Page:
sort form Submissions:
submissions
Nathaniel Rateliff and the Night Sweats – Hey Mama Lyrics 9 months ago
Very strong soulful song.

Always tough in these “conversation” songs to be sure who is saying what.

I see a mother calling her son over to talk to her. She sees that he’s down and ready to give up on his dream. It’s a dream she’s told him to give up on in the past, but now she realizes just how much this means to him. So she gives him the “tough” talk: he thinks he’s tried all he can but she knows he can do more. She goes back on what she’s said before, telling him he has picked a bad time to finally agree with the negative things she’s said. He’s gone too far now to give up; he can give more.

In short - suck it up and keep going!

submissions
Rupert Holmes – Terminal Lyrics 9 months ago
Sorry to disappoint folks, but the words are not “could have held up budding the rest of my life”, which shows up everywhere on the net. It’s just “could have held her body the rest of my life”, which makes a lot more sense, I think you’ll agree.

Can’t believe I’ve been looking for this song since 1974!!! It stuck in my head because of the “terminal/terminal” wordplay, and because I really thought the character in the song was dying. Then it disappeared, and I was left wondering.

It’s just a song about a man who took a chance on a fling with a woman he met on a bus, but couldn’t bring himself to run away with her. She made him feel alive, but now he feels dead again - hence the “terminal phase.”

I also thought at one time that Barry Manilow did this. Hearing it again, I can see why. You almost expect this to transition into “Mandy”. Funny!

submissions
Hozier – Nina Cried Power Lyrics 1 year ago
Power to the people - that's the meaning I read.

All of the names checked either sang political songs, or at least sang songs of great passion and power.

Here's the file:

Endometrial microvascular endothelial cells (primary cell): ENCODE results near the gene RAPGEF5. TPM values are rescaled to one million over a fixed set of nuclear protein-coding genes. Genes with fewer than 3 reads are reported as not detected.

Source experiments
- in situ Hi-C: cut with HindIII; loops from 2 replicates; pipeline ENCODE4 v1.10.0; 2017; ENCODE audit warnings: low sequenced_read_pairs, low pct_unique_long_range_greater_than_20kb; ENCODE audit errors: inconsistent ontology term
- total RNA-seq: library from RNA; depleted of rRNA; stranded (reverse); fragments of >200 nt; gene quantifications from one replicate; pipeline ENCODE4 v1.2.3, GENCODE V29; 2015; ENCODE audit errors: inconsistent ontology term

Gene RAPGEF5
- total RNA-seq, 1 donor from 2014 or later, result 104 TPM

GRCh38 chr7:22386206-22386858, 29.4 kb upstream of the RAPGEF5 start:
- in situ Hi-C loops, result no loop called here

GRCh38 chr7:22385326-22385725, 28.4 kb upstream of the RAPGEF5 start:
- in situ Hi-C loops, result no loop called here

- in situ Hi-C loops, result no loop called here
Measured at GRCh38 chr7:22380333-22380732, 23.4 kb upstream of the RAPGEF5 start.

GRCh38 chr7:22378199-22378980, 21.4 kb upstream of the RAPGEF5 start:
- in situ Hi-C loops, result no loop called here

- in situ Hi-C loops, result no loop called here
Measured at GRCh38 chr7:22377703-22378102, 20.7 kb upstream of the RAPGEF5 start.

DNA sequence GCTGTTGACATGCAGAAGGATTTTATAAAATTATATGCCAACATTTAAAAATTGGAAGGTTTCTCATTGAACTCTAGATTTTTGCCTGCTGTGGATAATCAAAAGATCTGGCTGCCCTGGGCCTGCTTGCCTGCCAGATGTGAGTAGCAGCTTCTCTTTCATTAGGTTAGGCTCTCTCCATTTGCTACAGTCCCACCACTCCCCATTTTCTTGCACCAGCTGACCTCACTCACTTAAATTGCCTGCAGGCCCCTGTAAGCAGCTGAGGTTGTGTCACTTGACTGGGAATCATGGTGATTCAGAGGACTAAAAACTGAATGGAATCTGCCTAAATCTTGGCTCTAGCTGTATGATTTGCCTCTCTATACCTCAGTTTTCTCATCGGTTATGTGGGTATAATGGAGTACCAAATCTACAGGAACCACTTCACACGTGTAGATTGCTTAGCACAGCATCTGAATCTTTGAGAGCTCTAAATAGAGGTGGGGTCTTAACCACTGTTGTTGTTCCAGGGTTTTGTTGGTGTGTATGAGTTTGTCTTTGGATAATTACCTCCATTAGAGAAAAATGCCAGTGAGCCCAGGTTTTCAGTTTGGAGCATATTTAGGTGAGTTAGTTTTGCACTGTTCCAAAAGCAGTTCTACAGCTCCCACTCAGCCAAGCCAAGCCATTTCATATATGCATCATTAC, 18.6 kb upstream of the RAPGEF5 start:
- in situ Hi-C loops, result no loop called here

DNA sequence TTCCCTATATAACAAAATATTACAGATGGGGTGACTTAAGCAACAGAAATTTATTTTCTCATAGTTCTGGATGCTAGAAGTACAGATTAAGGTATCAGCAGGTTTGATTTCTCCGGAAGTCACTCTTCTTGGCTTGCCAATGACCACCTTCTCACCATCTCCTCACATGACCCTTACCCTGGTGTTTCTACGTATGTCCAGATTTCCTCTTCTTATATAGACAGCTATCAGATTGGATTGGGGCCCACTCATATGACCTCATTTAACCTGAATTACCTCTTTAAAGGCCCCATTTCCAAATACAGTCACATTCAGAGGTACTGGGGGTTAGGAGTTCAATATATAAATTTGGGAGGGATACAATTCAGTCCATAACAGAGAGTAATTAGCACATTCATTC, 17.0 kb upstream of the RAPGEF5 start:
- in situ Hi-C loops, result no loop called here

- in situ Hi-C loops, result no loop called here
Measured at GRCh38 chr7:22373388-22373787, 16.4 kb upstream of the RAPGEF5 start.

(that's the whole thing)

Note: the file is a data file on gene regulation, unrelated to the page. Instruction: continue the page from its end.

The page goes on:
One possible correction: Seeger, not Seager.

No attempts at identifying all the names yet? I'd like to try for most of them:

Nina Simone
Billie Holliday
Mavis Staples
(Three great female African American singers)

Curtis Mayfield
Patti Smith ("People Have the Power")
Nina Simone

Nina Simone
John Lennon
James Brown

James Brown
Pete Seeger
Woman

James (Brown, again?)
Millie
Kenny
Billie Holliday
Bob Dylan
Woody Guthrie
Nina Simone

I don't know that all of the other names above are correct, but if they are, perhaps somebody could help with "Millie" and "Kenny"?

submissions
Arcade Fire – Ready to Start Lyrics 8 years ago
Skybox has it right; I'll go a little farther.

First, I respect Arcade Fire for writing this song to sound, on the surface, like a song about a romantic break up. It's only when you listen more closely that you realize it's not.

It's about a band or musician that has been burned by their management/record label, and is striking out on their own.

The facts:

It's about a relationship with an authority figure:

"All the kids have always known
That the emperor wears new clothes
But to bow to down to them anyway
Is better than to be alone"

The "kids in art school" predict that signing up with a record label means that "businessmen will drink my blood"

None of these lyrics make sense in terms of a song about a romantic relationship.

The record label tries to keep the band/musician from leaving, saying that, despite whatever it was that the label did to betray or sell out the musician: "we can still be friends", or they send invites to record label parties: "please come out tonight".

To which the singer replies:

"If I was scared
I would
And if I was pure
You know I would
And if I was yours
But I'm not"

This is the most romantic-sounding part of the song, but in reality, the singer is saying that, if he was scared of leaving the label, he would cave in. Or if he was "pure" - i.e., didn't hold a grudge, he would forgive them. But he's not either of these things, and he refuses to "live in the shadows of your song" i.e., conform to the record label's "creative views" - he's ready to start on his own.



* This information can be up to 15 minutes delayed.
Back to top